ABSTRACT: In the United States, depression affects up to 9 percent of patients and accounts for more than $43 billion in medical care costs. The U.S. Preventive Services Task Force recommends screening in adolescents and adults in clinical practices that have systems in place to ensure accurate diagnosis, effective treatment, and follow-up. It does not recommend for or against screening for depression in children seven to 11 years of age or screening for suicide risk in the general population. The Patient Health Questionnaire (PHQ)-2 and PHQ-9 are commonly used and validated screening tools. The PHQ-2 has a 97 percent sensitivity and 67 percent specificity in adults, whereas the PHQ-9 has a 61 percent sensitivity and 94 percent specificity in adults. If the PHQ-2 is positive for depression, the PHQ-9 should be administered; in older adults, the 15-item Geriatric Depression Scale is also an appropriate follow-up test. If these screening tests are positive for depression, further evaluation is needed to confirm that the patient’s symptoms meet the Diagnostic and Statistical Manual of Mental Disorders’ criteria for diagnosis.
Screening for Intimate Partner Violence and Abuse of Elderly and Vulnerable Adults - Putting Prevention into Practice
Diagnosis of Urinary Incontinence - Article
ABSTRACT: Urinary incontinence is common, increases in prevalence with age, and affects quality of life for men and women. The initial evaluation occurs in the family physician’s office and generally does not require urologic or gynecologic evaluation. The basic workup is aimed at identifying possible reversible causes. If no reversible cause is identified, then the incontinence is considered chronic. The next step is to determine the type of incontinence (urge, stress, overflow, mixed, or functional) and the urgency with which it should be treated. These determinations are made using a patient questionnaire, such as the 3 Incontinence Questions, an assessment of other medical problems that may contribute to incontinence, a discussion of the effect of symptoms on the patient’s quality of life, a review of the patient’s completed voiding diary, a physical examination, and, if stress incontinence is suspected, a cough stress test. Other components of the evaluation include laboratory tests and measurement of postvoid residual urine volume. If the type of urinary incontinence is still not clear, or if red flags such as hematuria, obstructive symptoms, or recurrent urinary tract infections are present, referral to a urologist or urogynecologist should be considered.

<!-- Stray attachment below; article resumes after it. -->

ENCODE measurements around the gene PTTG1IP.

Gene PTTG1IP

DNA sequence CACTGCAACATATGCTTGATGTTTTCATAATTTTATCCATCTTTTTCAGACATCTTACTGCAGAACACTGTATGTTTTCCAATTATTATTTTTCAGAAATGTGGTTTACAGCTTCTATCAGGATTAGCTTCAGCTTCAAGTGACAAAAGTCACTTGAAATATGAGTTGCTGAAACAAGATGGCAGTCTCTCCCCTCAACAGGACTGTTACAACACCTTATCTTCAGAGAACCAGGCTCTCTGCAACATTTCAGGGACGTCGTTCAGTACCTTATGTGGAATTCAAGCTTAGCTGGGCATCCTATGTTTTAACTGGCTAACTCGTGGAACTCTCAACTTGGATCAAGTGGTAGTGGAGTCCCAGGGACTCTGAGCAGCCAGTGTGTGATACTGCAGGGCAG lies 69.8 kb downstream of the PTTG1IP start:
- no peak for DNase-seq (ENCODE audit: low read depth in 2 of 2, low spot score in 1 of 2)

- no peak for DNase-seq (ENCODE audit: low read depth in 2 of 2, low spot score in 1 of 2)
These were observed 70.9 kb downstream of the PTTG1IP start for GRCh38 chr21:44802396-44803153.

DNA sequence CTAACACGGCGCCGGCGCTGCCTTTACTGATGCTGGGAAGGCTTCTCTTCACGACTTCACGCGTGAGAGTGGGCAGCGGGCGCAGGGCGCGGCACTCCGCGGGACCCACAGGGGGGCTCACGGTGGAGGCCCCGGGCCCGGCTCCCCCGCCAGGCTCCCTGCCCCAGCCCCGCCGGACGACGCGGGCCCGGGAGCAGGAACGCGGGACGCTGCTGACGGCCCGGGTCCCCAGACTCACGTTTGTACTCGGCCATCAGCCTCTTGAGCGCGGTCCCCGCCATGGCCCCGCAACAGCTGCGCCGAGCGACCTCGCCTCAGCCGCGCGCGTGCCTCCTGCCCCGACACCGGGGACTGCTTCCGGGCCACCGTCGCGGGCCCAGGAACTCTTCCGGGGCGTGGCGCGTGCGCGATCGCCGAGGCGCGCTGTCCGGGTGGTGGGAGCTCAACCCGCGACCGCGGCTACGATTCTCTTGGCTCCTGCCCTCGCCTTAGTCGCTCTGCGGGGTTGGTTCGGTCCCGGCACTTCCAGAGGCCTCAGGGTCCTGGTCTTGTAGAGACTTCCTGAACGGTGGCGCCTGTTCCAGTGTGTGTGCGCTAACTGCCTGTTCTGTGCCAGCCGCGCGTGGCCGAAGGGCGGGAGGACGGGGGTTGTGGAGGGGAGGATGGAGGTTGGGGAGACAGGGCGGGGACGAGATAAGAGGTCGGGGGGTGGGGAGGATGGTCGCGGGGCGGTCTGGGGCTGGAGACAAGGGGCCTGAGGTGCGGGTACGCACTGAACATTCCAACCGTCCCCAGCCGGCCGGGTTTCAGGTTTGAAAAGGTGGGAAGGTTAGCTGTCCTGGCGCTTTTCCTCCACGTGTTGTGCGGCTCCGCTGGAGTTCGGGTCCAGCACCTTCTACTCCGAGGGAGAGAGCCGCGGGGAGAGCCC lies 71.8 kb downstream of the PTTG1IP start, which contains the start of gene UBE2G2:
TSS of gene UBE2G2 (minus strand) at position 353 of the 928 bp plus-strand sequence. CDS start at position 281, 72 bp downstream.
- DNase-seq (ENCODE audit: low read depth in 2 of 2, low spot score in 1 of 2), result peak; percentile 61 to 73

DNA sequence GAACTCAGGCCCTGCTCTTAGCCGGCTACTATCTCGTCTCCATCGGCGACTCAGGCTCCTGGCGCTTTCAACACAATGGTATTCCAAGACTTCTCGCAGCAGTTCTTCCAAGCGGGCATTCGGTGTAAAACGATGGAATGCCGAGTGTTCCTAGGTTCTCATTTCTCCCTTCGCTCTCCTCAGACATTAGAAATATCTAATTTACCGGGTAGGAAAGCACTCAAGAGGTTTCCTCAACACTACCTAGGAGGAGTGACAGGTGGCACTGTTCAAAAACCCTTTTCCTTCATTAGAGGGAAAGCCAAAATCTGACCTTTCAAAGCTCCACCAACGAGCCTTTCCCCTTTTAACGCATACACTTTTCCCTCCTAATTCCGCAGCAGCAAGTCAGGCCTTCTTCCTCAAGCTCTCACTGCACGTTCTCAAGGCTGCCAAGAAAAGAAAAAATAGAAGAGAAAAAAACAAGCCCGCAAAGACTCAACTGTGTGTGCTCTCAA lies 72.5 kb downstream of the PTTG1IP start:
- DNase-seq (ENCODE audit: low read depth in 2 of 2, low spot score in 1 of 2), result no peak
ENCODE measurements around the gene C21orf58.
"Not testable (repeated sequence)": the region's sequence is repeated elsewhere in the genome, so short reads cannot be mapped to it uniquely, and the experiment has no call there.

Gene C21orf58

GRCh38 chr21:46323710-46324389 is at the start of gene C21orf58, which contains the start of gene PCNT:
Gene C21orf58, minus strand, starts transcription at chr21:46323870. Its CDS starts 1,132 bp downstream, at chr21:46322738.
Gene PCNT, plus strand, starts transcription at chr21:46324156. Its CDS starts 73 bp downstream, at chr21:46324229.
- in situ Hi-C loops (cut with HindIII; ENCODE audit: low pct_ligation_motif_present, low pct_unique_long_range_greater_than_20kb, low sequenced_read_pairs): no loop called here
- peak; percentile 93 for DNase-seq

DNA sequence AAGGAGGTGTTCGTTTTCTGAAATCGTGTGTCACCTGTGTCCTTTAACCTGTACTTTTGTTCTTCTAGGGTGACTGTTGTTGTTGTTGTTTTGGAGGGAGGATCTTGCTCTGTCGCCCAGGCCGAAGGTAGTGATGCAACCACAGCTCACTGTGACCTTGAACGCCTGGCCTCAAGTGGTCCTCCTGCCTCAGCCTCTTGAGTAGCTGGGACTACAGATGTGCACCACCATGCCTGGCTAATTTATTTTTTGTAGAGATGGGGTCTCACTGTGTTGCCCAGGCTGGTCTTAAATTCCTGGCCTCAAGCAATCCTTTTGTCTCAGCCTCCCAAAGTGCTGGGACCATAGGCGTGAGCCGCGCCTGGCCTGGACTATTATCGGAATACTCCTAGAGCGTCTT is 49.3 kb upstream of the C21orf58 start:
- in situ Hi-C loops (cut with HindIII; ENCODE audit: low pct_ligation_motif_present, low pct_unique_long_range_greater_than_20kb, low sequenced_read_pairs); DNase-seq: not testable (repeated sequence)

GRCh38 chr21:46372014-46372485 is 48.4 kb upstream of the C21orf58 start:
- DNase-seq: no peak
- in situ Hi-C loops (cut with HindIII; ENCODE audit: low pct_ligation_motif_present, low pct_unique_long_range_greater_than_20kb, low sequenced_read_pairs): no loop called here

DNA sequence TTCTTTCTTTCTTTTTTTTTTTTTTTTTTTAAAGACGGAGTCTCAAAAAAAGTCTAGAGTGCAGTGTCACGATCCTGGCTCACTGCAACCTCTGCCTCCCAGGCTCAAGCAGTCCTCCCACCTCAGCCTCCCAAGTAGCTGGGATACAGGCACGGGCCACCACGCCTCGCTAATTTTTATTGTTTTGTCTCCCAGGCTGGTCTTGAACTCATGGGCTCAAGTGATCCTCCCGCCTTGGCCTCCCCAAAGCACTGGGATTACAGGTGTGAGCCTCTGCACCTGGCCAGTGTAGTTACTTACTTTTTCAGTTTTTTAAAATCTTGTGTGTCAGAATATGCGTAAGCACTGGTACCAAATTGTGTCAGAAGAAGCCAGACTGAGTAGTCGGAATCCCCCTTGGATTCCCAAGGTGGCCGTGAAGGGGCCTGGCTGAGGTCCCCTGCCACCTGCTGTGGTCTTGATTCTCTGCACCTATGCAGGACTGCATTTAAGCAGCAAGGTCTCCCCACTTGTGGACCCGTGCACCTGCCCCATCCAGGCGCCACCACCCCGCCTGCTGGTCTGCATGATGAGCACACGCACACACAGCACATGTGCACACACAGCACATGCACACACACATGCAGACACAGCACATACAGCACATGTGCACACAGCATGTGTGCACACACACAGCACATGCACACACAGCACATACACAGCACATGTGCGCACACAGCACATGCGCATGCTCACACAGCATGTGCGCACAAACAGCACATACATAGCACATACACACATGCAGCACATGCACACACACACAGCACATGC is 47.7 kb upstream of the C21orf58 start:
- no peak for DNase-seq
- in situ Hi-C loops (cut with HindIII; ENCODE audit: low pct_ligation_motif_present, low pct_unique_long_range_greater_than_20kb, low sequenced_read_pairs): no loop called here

ABSTRACT: Clostridium difficile infection is a common cause of antibiotic-associated diarrhea. It causes no symptoms in more than one-half of infected patients, but can also cause a wide spectrum of illnesses and death. The incidence and severity have increased in recent years. The most important modifiable risk factor for C. difficile infection is antibiotic exposure; this risk is dose-related and higher with longer courses and combination therapy. C. difficile infection is also associated with older age, recent hospitalization, multiple comorbidities, use of gastric acid blockers, inflammatory bowel disease, and immunosuppression. It has become more common in younger, healthier patients in community settings. The most practical testing options are rapid testing with nucleic acid amplification or enzyme immunoassays to detect toxin, or a two-step strategy. Treatment includes discontinuing the contributing antibiotic, if possible. Mild C. difficile infection should be treated with oral metronidazole; severe infection should be treated with oral vancomycin. Fidaxomicin may be an effective alternative. Recurrences of the infection should be treated based on severity. Tapering and the pulsed-dose method of oral vancomycin therapy for second recurrences are effective. Prevention includes responsible antibiotic prescribing and vigilant handwashing. Probiotics prevent antibiotic-associated diarrhea, but are not recommended specifically for preventing C. difficile infection.